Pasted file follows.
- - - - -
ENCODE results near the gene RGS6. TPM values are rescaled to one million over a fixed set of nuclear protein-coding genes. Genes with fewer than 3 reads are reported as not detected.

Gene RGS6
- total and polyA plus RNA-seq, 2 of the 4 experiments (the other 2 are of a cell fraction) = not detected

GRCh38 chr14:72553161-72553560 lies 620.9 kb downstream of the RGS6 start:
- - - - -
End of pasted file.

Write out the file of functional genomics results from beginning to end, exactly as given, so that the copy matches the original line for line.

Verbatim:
ENCODE results near the gene RGS6. TPM values are rescaled to one million over a fixed set of nuclear protein-coding genes. Genes with fewer than 3 reads are reported as not detected.

Gene RGS6
- total and polyA plus RNA-seq, 2 of the 4 experiments (the other 2 are of a cell fraction) = not detected

GRCh38 chr14:72553161-72553560 lies 620.9 kb downstream of the RGS6 start: